County argues that town’s suit for more money was 7 years late
Giving the town of Andrews the $2.7 million it needs to finish building a municipal complex would go against the will of Georgetown County voters, according to the county’s assistant attorney.
The town claims it’s County County that has ignored the voters’ wishes.
“If someone was to look at this thing the way it’s supposed to, they would see that council made several deliberate attempts to not fund this thing,” Mayor Frank McClary said following a hearing in Circuit Court last week. “We put a lot of thought into this and no one would listen to us. They wouldn’t follow their own rules.”
The town filed suit in Circuit Court in August seeking an order requiring the county to fully fund the $5.7 million project.
The project was part of a 1-cent capital projects sales tax referendum with $28.2 million in projects approved by voters in 2014. The ballot listed $1.5 million for an “Andrews Fire/Police Complex.”
Seven years later the town is calling the project a “municipal complex.”
The town asked Judge Steven DeBerry to grant summary judgement in its suit. The county asked him to dismiss the suit.
Tommy Morgan, the assistant county attorney, told the judge that the town is playing “loosey goosey” with the voters who approved the referendum.
“They’re asking the court to go against the very will of the voters,” Morgan added. “We’re here because words have meaning.”
Town Attorney Eleazer Carter said whether you call it an “Andrews Fire/Police Complex” or a “municipal complex,” it’s the same thing.
“A building is a building,” Carter said.
Circuit Court Judge Steven DeBerry asked Morgan what changed about the project other than the name.
Morgan said council chambers and a mayor’s office were added.
DeBerry asked Carter if the scope of the project had changed.
“It’s still the building,” Carter said, no matter what the town decides to put inside.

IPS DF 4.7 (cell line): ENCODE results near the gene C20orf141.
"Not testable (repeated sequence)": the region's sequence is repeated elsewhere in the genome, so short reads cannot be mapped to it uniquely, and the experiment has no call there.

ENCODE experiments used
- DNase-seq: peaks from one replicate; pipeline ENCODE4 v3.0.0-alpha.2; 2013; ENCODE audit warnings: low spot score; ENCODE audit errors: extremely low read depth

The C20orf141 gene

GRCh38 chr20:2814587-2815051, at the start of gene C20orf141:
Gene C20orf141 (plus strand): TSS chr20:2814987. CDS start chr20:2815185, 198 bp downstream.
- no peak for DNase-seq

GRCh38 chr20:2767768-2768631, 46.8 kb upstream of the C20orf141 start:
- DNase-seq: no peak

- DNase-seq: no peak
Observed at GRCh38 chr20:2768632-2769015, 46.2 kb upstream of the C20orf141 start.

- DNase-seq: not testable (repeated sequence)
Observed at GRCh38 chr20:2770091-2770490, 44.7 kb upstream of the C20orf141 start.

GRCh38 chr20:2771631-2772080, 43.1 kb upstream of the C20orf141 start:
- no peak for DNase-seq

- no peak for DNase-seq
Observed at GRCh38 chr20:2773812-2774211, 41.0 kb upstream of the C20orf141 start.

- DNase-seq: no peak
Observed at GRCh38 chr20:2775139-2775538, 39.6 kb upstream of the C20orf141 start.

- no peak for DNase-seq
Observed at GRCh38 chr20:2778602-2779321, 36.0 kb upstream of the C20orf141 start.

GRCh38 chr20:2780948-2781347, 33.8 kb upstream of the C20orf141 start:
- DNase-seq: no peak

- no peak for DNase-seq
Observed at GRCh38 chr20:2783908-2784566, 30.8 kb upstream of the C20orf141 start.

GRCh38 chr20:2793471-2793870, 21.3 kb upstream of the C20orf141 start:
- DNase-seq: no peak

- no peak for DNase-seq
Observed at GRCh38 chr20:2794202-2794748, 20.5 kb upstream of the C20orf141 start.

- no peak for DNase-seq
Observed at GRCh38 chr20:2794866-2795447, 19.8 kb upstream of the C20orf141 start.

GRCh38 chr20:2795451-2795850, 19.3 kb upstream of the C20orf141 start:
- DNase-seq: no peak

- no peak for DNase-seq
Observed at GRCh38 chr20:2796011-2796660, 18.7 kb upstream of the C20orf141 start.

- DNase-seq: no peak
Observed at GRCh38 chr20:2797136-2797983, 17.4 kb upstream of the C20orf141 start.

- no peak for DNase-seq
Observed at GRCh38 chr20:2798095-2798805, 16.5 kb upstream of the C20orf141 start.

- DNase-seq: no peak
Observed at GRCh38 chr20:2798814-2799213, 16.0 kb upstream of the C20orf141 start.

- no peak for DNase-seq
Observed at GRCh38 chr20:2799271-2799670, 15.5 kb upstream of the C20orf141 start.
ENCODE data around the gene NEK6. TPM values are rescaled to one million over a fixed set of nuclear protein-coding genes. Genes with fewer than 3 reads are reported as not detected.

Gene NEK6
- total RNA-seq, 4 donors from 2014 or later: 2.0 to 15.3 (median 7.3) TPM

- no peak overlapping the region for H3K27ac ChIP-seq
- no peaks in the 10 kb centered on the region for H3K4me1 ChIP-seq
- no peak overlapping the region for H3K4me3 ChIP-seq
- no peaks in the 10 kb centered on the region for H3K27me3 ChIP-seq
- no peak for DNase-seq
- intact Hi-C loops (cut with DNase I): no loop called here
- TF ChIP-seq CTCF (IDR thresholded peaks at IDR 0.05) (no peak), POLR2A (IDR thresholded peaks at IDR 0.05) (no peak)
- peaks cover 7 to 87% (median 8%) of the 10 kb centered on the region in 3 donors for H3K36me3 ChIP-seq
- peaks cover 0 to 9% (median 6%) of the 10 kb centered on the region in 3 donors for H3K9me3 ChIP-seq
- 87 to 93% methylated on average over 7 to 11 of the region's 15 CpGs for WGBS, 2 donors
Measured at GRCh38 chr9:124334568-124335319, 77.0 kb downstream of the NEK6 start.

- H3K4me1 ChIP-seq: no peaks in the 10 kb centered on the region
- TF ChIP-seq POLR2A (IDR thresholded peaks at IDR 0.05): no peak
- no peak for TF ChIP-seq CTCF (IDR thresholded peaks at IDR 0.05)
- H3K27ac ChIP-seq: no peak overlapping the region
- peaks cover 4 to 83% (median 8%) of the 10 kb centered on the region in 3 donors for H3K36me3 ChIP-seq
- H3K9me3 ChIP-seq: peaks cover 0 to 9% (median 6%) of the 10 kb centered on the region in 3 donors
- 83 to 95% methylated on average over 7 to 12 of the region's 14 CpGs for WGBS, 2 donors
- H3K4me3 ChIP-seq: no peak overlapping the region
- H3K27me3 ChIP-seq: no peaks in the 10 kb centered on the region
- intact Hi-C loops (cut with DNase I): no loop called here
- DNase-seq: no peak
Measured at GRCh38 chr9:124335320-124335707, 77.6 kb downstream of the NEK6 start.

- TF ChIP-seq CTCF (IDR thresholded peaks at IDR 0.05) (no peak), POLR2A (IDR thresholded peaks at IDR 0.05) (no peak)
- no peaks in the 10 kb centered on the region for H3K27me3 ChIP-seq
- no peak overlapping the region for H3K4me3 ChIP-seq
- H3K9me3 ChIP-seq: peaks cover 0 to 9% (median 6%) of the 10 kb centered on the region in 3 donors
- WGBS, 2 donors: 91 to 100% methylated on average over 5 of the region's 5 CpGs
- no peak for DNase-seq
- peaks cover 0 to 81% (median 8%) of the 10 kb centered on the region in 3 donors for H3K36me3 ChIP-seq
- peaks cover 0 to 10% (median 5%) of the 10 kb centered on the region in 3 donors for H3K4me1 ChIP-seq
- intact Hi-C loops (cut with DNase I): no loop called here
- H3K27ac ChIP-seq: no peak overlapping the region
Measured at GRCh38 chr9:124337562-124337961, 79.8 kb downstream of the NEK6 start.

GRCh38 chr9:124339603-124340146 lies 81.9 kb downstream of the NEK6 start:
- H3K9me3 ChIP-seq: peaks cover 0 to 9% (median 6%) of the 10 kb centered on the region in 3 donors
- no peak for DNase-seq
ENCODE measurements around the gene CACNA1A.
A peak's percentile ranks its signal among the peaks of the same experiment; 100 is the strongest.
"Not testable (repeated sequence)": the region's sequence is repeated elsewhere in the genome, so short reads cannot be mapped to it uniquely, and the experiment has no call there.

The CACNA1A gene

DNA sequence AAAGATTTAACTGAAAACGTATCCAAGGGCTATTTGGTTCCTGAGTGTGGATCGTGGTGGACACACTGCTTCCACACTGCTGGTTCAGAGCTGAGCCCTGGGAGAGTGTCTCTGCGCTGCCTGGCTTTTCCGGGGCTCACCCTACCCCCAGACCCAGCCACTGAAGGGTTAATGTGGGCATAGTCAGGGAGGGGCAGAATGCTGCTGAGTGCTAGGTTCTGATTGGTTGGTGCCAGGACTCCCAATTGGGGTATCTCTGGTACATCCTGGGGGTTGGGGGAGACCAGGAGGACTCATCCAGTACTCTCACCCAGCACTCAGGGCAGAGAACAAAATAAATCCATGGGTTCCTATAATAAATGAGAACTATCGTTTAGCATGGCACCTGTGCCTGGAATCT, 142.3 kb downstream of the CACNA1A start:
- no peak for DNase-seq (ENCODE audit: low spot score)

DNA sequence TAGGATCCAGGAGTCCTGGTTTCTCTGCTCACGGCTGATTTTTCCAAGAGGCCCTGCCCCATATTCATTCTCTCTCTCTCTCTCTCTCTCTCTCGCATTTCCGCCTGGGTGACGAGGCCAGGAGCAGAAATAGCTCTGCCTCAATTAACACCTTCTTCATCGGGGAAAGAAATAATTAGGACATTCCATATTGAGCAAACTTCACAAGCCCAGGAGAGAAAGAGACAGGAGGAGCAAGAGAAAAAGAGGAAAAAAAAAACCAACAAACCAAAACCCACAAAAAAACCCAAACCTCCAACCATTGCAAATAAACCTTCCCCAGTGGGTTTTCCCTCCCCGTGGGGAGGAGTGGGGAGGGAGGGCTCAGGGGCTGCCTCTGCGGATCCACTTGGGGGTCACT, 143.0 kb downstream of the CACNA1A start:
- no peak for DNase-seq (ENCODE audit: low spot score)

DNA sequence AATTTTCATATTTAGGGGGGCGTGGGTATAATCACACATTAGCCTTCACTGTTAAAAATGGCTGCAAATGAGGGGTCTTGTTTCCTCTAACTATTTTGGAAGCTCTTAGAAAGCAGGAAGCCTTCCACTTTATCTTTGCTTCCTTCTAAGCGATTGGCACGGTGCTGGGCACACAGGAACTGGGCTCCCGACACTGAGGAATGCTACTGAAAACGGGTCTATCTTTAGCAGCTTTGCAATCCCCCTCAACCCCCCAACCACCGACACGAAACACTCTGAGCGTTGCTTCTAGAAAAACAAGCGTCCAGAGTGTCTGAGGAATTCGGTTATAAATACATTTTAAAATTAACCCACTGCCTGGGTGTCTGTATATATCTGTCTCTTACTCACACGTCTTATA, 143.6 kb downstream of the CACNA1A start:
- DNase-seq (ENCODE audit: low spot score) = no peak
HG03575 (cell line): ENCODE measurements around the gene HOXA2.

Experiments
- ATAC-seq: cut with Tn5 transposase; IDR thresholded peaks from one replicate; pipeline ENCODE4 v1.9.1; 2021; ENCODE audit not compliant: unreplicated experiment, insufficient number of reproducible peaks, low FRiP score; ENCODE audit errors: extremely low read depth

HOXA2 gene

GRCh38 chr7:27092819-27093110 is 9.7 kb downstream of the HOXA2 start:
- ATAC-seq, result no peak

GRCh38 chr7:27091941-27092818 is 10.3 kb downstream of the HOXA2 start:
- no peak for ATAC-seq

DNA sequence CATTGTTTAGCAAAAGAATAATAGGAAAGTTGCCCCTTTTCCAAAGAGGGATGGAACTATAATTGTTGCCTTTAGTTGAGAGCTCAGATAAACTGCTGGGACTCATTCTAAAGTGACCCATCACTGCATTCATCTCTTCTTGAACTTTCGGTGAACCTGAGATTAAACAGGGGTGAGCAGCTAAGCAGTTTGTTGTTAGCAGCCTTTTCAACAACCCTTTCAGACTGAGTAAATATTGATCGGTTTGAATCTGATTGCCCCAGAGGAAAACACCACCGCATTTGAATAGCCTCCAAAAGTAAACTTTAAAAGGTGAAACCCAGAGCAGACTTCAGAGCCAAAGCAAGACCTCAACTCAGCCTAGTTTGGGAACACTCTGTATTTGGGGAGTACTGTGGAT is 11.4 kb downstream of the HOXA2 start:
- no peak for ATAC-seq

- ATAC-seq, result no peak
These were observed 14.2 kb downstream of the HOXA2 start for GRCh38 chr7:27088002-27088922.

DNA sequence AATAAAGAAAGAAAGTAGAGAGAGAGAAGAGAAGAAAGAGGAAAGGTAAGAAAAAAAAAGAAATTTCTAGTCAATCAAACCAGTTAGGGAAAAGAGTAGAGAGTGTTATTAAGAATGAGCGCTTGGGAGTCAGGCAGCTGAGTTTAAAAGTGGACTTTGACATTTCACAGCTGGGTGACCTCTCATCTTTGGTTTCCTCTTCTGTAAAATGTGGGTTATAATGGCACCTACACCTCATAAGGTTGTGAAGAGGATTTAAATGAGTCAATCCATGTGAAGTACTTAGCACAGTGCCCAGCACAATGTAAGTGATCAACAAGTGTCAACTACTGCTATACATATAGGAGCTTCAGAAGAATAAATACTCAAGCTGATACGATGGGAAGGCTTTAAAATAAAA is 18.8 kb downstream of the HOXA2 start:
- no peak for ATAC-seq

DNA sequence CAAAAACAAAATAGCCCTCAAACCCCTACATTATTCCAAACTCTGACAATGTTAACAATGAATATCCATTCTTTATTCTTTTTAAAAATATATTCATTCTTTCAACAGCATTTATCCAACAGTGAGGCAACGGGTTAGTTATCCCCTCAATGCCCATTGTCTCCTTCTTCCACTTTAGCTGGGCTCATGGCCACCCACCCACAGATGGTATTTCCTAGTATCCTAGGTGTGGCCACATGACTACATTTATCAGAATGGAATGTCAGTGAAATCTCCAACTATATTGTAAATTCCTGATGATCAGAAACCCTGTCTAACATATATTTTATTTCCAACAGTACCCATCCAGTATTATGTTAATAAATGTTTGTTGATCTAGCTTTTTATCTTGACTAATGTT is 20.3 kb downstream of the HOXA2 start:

“Nothing increased,” McClary said after the hearing. “They’re trying to argue saying that we’ve added additional departments. It’s the same building that’s been there forever.”
The sales tax, which expired at the end of April in 2019, actually raised $40.7 million. Another $6 million allocated for dredging the Winyah Bay shipping channel became available when that project’s overall cost more than doubled and it was canceled.
This spring, each County Council member was given $1 million of the surplus to allocate to additional capital projects.
Neither Raymond Newton nor Everett Carolina, whose council districts include parts of Andrews, chose to give any money for the municipal complex.
“I’ve been to one meeting and no one would talk to me,” McClary said. “No one would look at this thing in a bigger scope.”
McClary, who was not mayor when the referendum was approved by voters, said he doesn’t understand how there can be a surplus if the county has not completed the 104 road projects that were included in the referendum.
“It’s not just that they have not funded the Andrews project, they have violated the law in many instances,” McClary said.
He said $1.5 million was never enough to build the 11,558-square-foot complex. Sel Hemingway, who was county administrator at the time, came up with that price tag, they added.
Hemingway has previously said the $1.5 million was partial funding and the town was expected to find matching funds. When the matching funds didn’t materialize, the county allocated an additional $1.5 million from the sales tax.
After the town hired a design-build firm, GMK Associates of Columbia, McClary told the county in 2019 that the “guaranteed maximum price” was actually $5.7 million, including $1.6 million to clear the site and do an environmental cleanup.
McClary said the numbers in the referendum were estimates that didn’t include any prep work.
Morgan told the court that under state law the town had 30 days to challenge any part of the referendum after County Council approved it in December 2014. Even if a judge disagrees with that, under the statute of limitations, the town had 30 days to appeal when council accepted the results of the referendum in spring of 2020, and 30 days to appeal when council approved the spending of the surplus in spring of 2021.
The municipal complex is being built behind the current town facility, a block north of Main Street. It should be done in about three months, McClary said.
If DeBerry rules against the town, McClary said the town will appeal. It will also start looking elsewhere for the $2.7 million, he said. The town’s annual budget is $3.5 million.
“We’re going to get this building,” McClary said. “The town deserves it.”